Lone ferret kills majority of native birds at South Island colony

Source: 1News

A single ferret has ravaged a breeding colony of protected sea birds in the Catlins, just south of Dunedin.

The predator slaughtered 16 out of the 21 tītī chicks at the Irahuka/Long Point colony.

Forest and Bird has been monitoring the breeding colony since early December when the adults laid the eggs.

They had been progressing well, until Otago Projects Manager Francesca Cunninghame went to do a routine check.

"To find a few chicks lying on the surface dead with bite marks around their necks was very grim.

"It was upsetting because the birds were all in really good condition and only a few weeks from fledging," Cunninghame says.

"To us, it's a stark reminder of the reality of the kind of challenges that we face here in conservation in New Zealand and the sort of impact that these introduced mammals can have."

Tītī, also know as the sooty shearwater or muttonbird, are in decline.

Forest and Bird says the discovery has been heart breaking.

"This is a project that we've invested in, but also you know, has all the heart and soul and blood and sweat and tears of our volunteers and what we've been doing is for six months, we've been carefully babysitting and helping these chicks get to a point where they very nearly fledged and to have one single ferret on one day come through and wipe out essentially three quarters of those chicks is pretty gut wrenching for the team," Chief Executive Nicola Toki says.

While volunteer-maintained traps hold the line against predators, Toki says they won't win the fight.

"Trapping is a fantastic tool, but the problem with trapping is that it's passive, it relies on the animal going into that trap, so you're only catching the animals who are willing to do so which means for the trap shy individuals or the sneaky ones, the ones who aren't encountering traps, we need much more investment in a much greater suite of tools in the tool box.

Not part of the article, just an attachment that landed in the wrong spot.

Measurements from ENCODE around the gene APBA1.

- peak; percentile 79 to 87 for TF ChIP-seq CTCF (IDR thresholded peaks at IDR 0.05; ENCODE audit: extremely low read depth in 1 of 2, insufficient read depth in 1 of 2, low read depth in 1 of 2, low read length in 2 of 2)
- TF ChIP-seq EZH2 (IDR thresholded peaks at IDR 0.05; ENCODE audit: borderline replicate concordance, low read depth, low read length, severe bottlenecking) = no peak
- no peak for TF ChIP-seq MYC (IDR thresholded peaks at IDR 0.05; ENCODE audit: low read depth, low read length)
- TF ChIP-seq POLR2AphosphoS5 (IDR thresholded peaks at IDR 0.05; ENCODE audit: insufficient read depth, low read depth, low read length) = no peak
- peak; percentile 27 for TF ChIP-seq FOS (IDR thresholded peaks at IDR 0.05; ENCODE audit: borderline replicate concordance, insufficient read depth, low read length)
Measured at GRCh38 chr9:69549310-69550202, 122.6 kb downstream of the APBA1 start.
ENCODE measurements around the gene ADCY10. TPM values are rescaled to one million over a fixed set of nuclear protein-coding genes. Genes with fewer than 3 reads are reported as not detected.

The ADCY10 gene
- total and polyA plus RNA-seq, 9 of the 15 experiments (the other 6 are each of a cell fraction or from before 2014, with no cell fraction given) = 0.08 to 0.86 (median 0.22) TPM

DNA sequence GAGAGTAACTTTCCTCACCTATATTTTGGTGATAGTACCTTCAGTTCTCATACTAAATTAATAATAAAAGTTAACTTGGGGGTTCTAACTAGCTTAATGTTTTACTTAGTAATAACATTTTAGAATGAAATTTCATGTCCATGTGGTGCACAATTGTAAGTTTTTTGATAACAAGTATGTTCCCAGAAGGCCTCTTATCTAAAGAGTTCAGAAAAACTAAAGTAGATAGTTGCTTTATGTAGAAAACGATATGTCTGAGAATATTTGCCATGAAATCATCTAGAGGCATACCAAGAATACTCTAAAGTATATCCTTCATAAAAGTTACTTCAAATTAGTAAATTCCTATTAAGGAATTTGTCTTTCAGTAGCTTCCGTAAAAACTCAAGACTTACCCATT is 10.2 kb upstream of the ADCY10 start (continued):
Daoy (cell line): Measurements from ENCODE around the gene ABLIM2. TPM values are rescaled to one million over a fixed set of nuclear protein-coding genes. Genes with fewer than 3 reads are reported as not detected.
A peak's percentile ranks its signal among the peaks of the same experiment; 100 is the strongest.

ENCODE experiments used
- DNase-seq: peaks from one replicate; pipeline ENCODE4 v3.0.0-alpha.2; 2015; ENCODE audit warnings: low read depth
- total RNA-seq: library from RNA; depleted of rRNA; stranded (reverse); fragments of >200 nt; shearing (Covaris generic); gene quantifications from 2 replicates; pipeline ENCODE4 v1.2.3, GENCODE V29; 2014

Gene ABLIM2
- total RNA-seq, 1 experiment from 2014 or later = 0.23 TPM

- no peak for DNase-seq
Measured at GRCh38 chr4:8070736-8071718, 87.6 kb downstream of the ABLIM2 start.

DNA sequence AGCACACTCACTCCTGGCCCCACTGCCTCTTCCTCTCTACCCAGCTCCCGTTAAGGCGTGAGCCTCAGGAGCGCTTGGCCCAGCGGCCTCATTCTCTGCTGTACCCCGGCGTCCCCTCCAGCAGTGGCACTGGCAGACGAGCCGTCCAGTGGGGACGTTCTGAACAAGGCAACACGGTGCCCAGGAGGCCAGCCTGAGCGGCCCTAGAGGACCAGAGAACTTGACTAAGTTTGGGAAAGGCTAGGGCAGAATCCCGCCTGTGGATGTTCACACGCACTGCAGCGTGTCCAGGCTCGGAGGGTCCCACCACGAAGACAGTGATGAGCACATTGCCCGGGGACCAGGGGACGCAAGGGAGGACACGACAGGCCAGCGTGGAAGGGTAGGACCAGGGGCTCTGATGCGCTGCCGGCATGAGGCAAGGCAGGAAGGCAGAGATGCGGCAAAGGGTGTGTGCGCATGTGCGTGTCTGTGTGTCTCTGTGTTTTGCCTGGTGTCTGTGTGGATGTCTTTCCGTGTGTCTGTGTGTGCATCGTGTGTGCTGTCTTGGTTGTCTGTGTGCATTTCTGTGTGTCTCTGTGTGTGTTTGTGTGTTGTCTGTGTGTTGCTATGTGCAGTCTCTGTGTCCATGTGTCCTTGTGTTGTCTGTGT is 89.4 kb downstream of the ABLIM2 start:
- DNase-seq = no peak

"You've seen the serial killer that was the ferret this week and so we need to understand how they operate and why and therefore target our resources accordingly and if we do that and we're strategic about it, we're confident that we can make more of a difference than some volunteers holding the line as best they can."

Predator Free 2050

Forest and Bird say it's a supporter of Predator Free 2050, but if it's to be achieved, significantly more resources need to be invested in it.

"We need to invest strategically, and we need it to hurry up, we're out there doing our very best in some pretty tough conditions and the team down south are testament to that but we need to see faster, bigger, stronger, now," Toki says.

"It might surprise New Zealanders to understand that currently we only have sustained pest control over 10%, or thereabouts, of our public conservation lands on any year in New Zealand and so you know if we want to be 10% predator free by 2050 then we should say so, but if we want to achieve that ambitious goal, then we should pull out all the stops, we do the same for things like the America's Cup, there's no reason why we can't do it for this."

The Department of Conservation's Director of Predator Free 2050 Brent Beaven acknowledges predator behaviour, and how predators respond to traps is a challenging area.

He says there's already some investment going into new technologies.

"That includes better lures, new lures that will attract these animals in, different multi species traps, multi kill traps that'll reset and reset and reset so you don't have to be there so often.

"Across New Zealand, there's about $300m a year invested into Predator Free 2050, if we can harness that and focus that on the right areas, then I think we're on a really good step forward."

In the science space alone, there's over $50m a year going into animal behaviour.

"Looking at the behaviour of survivors so the ones that always get away or avoiding traps, how do we get those, what's different about them how do we make that effective," Beaven says.

"Another interesting space is genomic mapping - we map the genomes of most of these predators now and that often opens up new opportunities, you know everything's encoded by genetics or even behaviour so understanding why do animals react certain ways is often encoded in their genes so by understanding that we open up a whole lot of new possibilities around control."

A call for more action, to rid our islands of predators, in the next 30 years.